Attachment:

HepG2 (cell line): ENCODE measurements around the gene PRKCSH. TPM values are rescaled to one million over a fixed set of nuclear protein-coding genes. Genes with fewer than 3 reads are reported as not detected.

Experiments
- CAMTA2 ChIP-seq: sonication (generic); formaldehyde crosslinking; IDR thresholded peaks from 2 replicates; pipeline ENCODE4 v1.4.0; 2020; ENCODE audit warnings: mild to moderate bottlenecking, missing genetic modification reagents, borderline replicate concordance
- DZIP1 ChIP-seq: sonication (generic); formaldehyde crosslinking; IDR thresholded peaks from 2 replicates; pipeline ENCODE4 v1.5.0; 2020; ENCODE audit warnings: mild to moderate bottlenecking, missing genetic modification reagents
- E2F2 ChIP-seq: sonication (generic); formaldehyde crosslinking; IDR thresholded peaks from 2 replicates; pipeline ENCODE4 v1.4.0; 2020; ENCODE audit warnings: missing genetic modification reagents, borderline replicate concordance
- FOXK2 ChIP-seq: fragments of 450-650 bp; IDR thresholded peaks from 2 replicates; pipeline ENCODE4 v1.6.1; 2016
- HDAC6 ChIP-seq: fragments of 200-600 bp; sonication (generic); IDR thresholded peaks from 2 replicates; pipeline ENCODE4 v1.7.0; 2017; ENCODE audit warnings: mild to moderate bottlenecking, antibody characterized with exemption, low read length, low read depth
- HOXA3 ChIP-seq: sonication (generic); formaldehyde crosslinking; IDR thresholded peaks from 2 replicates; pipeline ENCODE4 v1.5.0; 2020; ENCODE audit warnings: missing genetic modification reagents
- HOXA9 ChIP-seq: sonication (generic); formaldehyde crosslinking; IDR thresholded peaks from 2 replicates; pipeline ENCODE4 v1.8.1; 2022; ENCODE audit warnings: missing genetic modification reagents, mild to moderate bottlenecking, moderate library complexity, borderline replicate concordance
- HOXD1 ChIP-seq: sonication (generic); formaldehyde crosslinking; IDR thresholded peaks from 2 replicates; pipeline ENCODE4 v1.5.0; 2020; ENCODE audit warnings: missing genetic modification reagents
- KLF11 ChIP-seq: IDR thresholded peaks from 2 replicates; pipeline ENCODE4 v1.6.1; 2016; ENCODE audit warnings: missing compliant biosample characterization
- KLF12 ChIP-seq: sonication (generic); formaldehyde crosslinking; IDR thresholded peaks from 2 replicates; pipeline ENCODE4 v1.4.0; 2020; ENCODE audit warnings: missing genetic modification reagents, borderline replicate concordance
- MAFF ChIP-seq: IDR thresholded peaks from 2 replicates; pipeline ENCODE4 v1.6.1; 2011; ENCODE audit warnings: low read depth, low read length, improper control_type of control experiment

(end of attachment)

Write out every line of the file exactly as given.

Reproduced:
HepG2 (cell line): ENCODE measurements around the gene PRKCSH. TPM values are rescaled to one million over a fixed set of nuclear protein-coding genes. Genes with fewer than 3 reads are reported as not detected.

Experiments
- CAMTA2 ChIP-seq: sonication (generic); formaldehyde crosslinking; IDR thresholded peaks from 2 replicates; pipeline ENCODE4 v1.4.0; 2020; ENCODE audit warnings: mild to moderate bottlenecking, missing genetic modification reagents, borderline replicate concordance
- DZIP1 ChIP-seq: sonication (generic); formaldehyde crosslinking; IDR thresholded peaks from 2 replicates; pipeline ENCODE4 v1.5.0; 2020; ENCODE audit warnings: mild to moderate bottlenecking, missing genetic modification reagents
- E2F2 ChIP-seq: sonication (generic); formaldehyde crosslinking; IDR thresholded peaks from 2 replicates; pipeline ENCODE4 v1.4.0; 2020; ENCODE audit warnings: missing genetic modification reagents, borderline replicate concordance
- FOXK2 ChIP-seq: fragments of 450-650 bp; IDR thresholded peaks from 2 replicates; pipeline ENCODE4 v1.6.1; 2016
- HDAC6 ChIP-seq: fragments of 200-600 bp; sonication (generic); IDR thresholded peaks from 2 replicates; pipeline ENCODE4 v1.7.0; 2017; ENCODE audit warnings: mild to moderate bottlenecking, antibody characterized with exemption, low read length, low read depth
- HOXA3 ChIP-seq: sonication (generic); formaldehyde crosslinking; IDR thresholded peaks from 2 replicates; pipeline ENCODE4 v1.5.0; 2020; ENCODE audit warnings: missing genetic modification reagents
- HOXA9 ChIP-seq: sonication (generic); formaldehyde crosslinking; IDR thresholded peaks from 2 replicates; pipeline ENCODE4 v1.8.1; 2022; ENCODE audit warnings: missing genetic modification reagents, mild to moderate bottlenecking, moderate library complexity, borderline replicate concordance
- HOXD1 ChIP-seq: sonication (generic); formaldehyde crosslinking; IDR thresholded peaks from 2 replicates; pipeline ENCODE4 v1.5.0; 2020; ENCODE audit warnings: missing genetic modification reagents
- KLF11 ChIP-seq: IDR thresholded peaks from 2 replicates; pipeline ENCODE4 v1.6.1; 2016; ENCODE audit warnings: missing compliant biosample characterization
- KLF12 ChIP-seq: sonication (generic); formaldehyde crosslinking; IDR thresholded peaks from 2 replicates; pipeline ENCODE4 v1.4.0; 2020; ENCODE audit warnings: missing genetic modification reagents, borderline replicate concordance
- MAFF ChIP-seq: IDR thresholded peaks from 2 replicates; pipeline ENCODE4 v1.6.1; 2011; ENCODE audit warnings: low read depth, low read length, improper control_type of control experiment